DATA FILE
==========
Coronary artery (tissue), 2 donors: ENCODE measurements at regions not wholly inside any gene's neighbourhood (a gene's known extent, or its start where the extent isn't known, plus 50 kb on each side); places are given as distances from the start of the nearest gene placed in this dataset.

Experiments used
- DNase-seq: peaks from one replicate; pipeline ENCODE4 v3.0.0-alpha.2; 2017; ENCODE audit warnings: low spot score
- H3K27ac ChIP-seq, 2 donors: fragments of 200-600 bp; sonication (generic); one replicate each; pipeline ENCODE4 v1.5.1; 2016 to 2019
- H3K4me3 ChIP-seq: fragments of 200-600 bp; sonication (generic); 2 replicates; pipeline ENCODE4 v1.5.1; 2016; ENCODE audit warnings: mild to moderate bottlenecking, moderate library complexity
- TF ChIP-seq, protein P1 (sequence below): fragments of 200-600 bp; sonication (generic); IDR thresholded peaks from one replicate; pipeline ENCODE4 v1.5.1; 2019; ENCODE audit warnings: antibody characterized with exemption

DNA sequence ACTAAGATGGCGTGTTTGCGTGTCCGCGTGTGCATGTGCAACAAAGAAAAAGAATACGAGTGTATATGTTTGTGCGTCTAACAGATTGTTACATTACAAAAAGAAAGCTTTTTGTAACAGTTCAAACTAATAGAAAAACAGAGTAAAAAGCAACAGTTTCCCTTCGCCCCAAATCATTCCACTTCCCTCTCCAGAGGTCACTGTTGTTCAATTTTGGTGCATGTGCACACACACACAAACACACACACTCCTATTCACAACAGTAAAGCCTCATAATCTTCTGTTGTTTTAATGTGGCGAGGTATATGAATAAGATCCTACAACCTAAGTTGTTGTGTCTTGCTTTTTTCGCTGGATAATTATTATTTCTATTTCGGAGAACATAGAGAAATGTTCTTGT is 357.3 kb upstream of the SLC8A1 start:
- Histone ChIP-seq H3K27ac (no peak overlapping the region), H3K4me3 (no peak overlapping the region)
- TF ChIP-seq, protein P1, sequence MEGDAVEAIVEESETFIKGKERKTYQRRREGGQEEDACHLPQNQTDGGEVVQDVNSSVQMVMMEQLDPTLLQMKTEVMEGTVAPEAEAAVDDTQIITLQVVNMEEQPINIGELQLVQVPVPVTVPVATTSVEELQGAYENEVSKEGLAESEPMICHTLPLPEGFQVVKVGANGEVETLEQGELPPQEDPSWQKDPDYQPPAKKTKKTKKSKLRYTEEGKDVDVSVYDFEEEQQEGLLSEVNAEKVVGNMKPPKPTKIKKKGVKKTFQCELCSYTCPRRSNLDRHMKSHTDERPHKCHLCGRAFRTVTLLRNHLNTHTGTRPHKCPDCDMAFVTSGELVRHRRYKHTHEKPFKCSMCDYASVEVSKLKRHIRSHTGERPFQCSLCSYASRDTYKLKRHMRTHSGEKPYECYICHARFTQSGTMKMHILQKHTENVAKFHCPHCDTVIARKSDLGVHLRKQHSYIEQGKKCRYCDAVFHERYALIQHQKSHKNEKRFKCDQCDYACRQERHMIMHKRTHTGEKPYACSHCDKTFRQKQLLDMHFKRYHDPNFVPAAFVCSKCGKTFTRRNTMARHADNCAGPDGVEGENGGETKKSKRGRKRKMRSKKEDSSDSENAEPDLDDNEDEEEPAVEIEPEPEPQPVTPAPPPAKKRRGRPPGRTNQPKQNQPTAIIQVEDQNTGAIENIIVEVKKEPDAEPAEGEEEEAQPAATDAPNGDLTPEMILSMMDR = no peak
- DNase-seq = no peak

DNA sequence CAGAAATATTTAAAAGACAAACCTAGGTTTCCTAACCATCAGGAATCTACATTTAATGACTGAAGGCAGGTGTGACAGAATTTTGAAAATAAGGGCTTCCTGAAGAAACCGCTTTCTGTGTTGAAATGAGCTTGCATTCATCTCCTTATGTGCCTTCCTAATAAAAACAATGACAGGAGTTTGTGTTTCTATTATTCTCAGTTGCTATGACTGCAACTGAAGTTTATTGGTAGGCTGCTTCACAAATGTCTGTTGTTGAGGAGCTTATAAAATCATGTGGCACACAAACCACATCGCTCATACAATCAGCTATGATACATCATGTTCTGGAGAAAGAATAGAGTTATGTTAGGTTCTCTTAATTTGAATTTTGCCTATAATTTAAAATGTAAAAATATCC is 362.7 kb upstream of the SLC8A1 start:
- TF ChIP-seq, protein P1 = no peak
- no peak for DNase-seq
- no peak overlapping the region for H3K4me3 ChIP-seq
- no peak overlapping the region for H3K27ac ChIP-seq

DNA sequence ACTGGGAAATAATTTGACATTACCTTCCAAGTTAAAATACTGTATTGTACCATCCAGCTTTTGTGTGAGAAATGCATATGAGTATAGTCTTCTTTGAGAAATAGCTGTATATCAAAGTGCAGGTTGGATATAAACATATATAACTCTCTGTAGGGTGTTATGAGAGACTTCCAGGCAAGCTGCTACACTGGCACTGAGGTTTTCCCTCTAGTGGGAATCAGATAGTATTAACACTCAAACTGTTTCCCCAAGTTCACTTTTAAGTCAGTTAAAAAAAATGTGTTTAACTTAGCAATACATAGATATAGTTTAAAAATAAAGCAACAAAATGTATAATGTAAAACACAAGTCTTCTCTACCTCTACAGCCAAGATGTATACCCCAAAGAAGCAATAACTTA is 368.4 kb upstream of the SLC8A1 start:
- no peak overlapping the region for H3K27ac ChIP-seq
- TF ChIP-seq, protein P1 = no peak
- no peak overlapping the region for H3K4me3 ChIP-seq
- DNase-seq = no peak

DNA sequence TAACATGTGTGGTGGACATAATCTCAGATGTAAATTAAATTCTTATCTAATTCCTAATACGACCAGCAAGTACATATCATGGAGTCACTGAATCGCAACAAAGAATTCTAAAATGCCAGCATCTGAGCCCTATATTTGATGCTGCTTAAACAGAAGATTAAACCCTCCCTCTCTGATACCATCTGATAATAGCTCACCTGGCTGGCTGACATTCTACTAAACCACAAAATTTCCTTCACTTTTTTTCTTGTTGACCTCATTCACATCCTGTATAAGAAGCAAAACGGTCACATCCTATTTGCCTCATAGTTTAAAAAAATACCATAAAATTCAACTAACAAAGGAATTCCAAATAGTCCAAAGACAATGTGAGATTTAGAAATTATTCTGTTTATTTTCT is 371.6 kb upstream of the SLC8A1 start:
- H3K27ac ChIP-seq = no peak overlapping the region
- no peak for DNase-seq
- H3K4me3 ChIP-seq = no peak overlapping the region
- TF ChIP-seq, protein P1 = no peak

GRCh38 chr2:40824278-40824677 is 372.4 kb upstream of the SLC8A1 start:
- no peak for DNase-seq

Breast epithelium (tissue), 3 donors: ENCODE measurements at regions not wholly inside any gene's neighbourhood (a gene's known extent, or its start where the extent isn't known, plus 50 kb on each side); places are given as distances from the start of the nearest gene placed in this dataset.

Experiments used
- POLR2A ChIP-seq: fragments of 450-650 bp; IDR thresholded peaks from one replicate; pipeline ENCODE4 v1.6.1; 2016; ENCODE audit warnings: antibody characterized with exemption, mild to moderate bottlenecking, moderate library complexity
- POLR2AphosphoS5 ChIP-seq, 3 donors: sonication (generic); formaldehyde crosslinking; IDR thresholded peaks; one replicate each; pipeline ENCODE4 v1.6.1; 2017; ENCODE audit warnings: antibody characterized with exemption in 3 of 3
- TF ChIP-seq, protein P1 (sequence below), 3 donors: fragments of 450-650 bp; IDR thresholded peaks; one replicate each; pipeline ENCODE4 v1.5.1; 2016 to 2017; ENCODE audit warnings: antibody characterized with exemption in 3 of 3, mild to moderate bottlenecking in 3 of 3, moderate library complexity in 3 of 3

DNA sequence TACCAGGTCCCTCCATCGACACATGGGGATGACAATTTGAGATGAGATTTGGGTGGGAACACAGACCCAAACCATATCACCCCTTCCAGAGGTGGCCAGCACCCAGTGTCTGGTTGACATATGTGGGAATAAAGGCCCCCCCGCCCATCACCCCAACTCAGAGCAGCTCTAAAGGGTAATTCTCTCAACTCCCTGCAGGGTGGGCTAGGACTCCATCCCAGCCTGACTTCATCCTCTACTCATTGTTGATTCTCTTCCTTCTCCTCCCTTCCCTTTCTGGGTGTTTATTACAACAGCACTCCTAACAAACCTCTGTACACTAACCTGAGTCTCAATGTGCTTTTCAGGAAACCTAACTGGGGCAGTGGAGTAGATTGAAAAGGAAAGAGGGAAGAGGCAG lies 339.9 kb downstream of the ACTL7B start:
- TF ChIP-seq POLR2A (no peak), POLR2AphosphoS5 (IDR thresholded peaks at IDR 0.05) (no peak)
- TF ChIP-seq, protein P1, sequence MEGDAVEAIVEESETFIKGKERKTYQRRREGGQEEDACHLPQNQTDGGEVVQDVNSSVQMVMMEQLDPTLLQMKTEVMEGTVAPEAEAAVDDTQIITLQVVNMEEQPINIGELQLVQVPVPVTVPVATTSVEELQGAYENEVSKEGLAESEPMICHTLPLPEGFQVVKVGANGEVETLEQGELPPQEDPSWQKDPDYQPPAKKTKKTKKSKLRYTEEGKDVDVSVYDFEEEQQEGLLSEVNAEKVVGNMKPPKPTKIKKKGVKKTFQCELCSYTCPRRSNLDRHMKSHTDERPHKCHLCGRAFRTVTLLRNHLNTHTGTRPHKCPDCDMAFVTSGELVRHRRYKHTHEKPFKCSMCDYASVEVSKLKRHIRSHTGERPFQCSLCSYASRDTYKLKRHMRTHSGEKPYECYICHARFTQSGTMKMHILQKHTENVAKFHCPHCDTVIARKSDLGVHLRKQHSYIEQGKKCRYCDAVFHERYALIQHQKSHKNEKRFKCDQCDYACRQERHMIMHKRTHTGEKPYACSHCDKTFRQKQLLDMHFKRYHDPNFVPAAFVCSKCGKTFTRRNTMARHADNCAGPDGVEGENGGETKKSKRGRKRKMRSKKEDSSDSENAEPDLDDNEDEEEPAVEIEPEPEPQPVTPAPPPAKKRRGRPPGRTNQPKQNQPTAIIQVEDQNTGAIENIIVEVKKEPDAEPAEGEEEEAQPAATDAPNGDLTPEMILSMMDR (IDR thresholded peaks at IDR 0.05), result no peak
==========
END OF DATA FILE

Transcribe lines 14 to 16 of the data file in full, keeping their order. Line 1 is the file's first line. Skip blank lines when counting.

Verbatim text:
- no peak overlapping the region for H3K4me3 ChIP-seq
- no peak overlapping the region for H3K27ac ChIP-seq

DNA sequence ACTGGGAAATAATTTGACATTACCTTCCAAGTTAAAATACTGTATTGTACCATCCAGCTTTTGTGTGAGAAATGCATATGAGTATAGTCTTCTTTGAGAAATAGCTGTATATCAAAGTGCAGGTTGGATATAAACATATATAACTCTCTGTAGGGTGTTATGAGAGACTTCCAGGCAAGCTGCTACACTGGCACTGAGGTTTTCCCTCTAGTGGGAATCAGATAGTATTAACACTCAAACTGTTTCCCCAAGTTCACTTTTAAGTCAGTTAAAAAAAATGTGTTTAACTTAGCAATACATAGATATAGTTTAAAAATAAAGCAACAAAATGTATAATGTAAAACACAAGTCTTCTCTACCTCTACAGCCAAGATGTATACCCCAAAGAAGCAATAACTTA is 368.4 kb upstream of the SLC8A1 start: